We know that every life contains a good deal of suffering. However, what counts is how we respond to it. Schopenhauer recommends a limiting of desire and resignation from life. While Nietzsche recommends an artistic response to the tragedy of life and an embracing of the suffering it entails. The best response, really, might be to laugh, writes Joshua Foa Dienstag.
“If there are happy people on this earth,” wrote E.M. Cioran, “why don’t they come out and shout with joy, proclaim their happiness in the streets? Why so much discretion and restraint?”
Some people have easier, more privileged lives than others, but all human lives contain suffering and some contain a great deal of it. Centuries of technological progress, although relieving some sources of extreme distress, have on the whole not made humans much happier, as numerous studies confirm. What explains the persistence of suffering and what attitude should we take toward it?
SUGGESTED READING Hobbes vs Rousseau: are we inherently evil? By RobinDouglass One powerful answer to this question was offered by Arthur Schopenhauer, the German philosopher born in 1788 whose book of pessimistic essays Parerga and Paralipomena (“Appendices and Omissions”) became wildly popular after its publication in 1851. “Life,” he famously wrote, “is a business that does not cover the costs.” Human desires, he thought, would always outstrip the world’s potential to satisfy them, leaving each individual in a kind of permanent deficit.
Writing a generation later, Friedrich Nietzsche, who had once considered himself Schopenhauer’s disciple, offered a pointed rebuttal. Acknowledging the ubiquity of suffering, Nietzsche nonetheless believed that Schopenhauer had failed to respond adequately to the challenge it posed.
In fact, he thought, the older philosopher had suffered a failure of nerve. Rather than toting up pleasures and pains like an accountant, Nietzsche thought that our confrontation with suffering could be the key to a different kind of attitude toward life; “a hammer and instrument with which one can make oneself a new pair of wings”.
The confrontation between these two perspectives has much to teach us about how to think of suffering and life in general. Is the goal of life to achieve a surplus of pleasure over pain? Or is there another way to measure our experiences that is less mechanistic?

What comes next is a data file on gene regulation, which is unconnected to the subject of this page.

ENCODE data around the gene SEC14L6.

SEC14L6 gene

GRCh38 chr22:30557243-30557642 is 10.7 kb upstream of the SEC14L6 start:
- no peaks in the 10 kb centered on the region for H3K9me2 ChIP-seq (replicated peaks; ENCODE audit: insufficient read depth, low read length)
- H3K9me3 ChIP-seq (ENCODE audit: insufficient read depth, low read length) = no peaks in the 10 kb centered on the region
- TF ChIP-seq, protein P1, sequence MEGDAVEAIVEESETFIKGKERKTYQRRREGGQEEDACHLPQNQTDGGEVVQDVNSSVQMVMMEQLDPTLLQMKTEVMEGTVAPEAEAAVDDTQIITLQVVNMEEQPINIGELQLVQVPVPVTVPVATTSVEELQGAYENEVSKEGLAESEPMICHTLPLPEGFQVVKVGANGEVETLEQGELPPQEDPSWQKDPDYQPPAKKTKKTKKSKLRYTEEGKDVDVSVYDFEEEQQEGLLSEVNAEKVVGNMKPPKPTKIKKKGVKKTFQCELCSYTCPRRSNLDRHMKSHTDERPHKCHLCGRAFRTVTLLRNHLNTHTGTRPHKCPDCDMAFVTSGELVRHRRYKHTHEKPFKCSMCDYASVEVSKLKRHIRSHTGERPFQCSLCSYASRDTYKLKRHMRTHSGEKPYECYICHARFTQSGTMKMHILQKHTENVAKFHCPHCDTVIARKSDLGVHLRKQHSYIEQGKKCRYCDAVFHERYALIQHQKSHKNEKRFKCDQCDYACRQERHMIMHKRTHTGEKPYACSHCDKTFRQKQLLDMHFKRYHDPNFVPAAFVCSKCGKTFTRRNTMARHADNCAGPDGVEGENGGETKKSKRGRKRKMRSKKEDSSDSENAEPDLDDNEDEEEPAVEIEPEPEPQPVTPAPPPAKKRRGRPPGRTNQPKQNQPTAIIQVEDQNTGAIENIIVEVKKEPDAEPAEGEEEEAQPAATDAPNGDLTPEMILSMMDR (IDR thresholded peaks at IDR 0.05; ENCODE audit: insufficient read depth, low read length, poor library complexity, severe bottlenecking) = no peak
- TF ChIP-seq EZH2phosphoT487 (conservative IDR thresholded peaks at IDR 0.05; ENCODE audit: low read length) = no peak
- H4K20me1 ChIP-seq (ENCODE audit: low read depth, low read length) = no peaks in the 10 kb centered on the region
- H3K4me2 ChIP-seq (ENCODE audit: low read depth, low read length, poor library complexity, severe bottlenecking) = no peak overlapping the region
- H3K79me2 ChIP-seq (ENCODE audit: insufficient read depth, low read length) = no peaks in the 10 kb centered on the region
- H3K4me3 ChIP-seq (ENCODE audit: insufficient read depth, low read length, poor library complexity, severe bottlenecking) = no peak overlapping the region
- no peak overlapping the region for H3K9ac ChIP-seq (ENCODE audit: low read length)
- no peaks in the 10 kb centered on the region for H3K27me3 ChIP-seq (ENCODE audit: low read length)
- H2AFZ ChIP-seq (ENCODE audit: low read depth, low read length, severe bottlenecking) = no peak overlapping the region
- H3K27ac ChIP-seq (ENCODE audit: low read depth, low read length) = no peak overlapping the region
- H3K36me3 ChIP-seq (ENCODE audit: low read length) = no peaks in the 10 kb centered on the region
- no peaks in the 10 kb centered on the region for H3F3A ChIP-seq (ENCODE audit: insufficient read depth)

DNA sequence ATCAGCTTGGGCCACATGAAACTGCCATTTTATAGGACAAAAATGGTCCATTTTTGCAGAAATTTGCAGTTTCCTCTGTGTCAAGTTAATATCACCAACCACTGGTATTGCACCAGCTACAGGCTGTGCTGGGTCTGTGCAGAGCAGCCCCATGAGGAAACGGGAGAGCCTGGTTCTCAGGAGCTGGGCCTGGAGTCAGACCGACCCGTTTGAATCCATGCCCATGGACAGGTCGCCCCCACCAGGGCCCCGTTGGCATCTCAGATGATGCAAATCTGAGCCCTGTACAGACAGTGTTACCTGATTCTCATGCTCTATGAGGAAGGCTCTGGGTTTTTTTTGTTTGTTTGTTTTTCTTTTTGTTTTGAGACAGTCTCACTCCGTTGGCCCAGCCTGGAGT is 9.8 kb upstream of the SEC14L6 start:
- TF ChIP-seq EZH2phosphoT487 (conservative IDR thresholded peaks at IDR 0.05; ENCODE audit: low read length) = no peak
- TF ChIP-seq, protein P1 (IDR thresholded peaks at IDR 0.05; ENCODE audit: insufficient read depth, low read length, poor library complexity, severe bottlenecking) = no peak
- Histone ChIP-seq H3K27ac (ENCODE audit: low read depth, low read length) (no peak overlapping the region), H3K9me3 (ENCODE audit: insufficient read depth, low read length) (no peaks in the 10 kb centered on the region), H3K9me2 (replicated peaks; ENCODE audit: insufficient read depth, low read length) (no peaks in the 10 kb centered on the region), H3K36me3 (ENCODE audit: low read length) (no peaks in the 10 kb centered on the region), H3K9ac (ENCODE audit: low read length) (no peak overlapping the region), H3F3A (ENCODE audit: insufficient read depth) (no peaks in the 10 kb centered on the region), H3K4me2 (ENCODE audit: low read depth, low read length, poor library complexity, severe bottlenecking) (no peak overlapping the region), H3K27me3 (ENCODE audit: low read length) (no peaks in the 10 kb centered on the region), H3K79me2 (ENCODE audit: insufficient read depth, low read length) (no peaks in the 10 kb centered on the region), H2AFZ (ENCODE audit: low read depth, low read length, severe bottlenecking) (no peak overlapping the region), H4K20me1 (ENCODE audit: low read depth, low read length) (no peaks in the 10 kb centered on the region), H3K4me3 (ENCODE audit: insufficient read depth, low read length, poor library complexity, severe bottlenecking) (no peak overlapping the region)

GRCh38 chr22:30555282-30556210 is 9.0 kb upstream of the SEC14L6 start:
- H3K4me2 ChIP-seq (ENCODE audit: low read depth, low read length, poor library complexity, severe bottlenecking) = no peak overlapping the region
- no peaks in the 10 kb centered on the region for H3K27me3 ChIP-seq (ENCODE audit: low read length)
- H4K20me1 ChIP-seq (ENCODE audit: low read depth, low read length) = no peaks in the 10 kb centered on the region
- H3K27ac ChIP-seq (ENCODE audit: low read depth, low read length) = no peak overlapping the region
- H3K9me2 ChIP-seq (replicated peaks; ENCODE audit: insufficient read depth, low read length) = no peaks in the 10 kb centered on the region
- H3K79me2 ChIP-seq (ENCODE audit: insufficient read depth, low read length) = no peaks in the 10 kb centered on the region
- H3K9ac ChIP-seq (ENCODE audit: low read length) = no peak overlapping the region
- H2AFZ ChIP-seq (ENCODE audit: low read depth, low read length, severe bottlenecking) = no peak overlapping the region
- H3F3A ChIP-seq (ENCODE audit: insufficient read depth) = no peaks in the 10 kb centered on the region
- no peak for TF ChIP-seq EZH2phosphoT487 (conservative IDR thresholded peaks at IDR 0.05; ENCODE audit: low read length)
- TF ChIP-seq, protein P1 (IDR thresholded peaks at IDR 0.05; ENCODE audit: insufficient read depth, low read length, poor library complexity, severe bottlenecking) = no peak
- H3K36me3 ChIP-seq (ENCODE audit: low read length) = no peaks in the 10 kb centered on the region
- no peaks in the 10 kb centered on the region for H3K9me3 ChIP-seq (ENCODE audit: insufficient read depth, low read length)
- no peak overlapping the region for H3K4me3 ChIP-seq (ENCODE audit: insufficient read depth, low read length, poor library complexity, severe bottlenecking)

Is the goal of life to achieve a surplus of pleasure over pain? Or is there another way to measure our experiences that is less mechanistic?
Schopenhauer was writing just as the first translations of Buddhist texts into Western languages were being made and he does endorse, in a sense, the Buddhist idea that “life is suffering,” that is, that suffering is the substance of life. Humans are largely motivated by pain – by thirst and hunger for example – and what we call pleasure is largely just the relief of those conditions, a relief that was always fleeting in comparison to the pain that preceded it. “All enjoyment,” he wrote, “is really only negative, only has the effect of removing a pain, while pain or evil … is the actual positive element”.
This explains why we might feel perpetually in deficit. We respond to some source of pain, only to have others spring forward to take its place. And the relief we win is always temporary with the return of suffering always on the horizon. What’s more, we constantly experience the ‘leveling-up’ phenomenon where things that once brought us pleasure become just part of the scenery.
But for Schopenhauer the real source of suffering for humans is the time-consciousness that distinguishes us from the animals. All living beings suffer physical pains and pleasures after all – but in not knowing past or future, animals “remain free from care and anxiety together with their torment.”
Humans regret the past we cannot change and have hopes for the future which are rarely fulfilled. Drawing on a line of argument first developed by Jean-Jacques Rousseau, Schopenhauer argued that consciousness multiplied the pains of life without increasing the pleasures. Even when our dreams are fulfilled, he maintained, we cannot hold onto the enjoyment we experience, and experience its loss with regret. Love fades, friends die, achievements and physical possessions that once brought satisfaction cease to satisfy us.
“Time,” he wrote, “is that by virtue of which everything becomes nothingness in our hands and loses all real value.” Compare the amount of time you’ve spent hoping and dreaming about love or regretting its passing – something no animal does – to the hours when you actually experience its pleasures, and you have the basic idea. “Human life,” he concluded, “must be some kind of mistake.” The conscious mind is like the proverbial leaky vessel that always needs filling up but can never stay full.
The only thing to do about this situation, according to Schopenhauer, was to limit our suffering by limiting our desires, as the Stoics had suggested centuries before for different reasons. The less we want, the less we suffer by losing it or not getting it in the first place. Life is hell but we can build “a fire-proof room” to wait out its torture. “Resignation,” he wrote, “is like the inherited estate. It frees its owner from all care and anxiety.”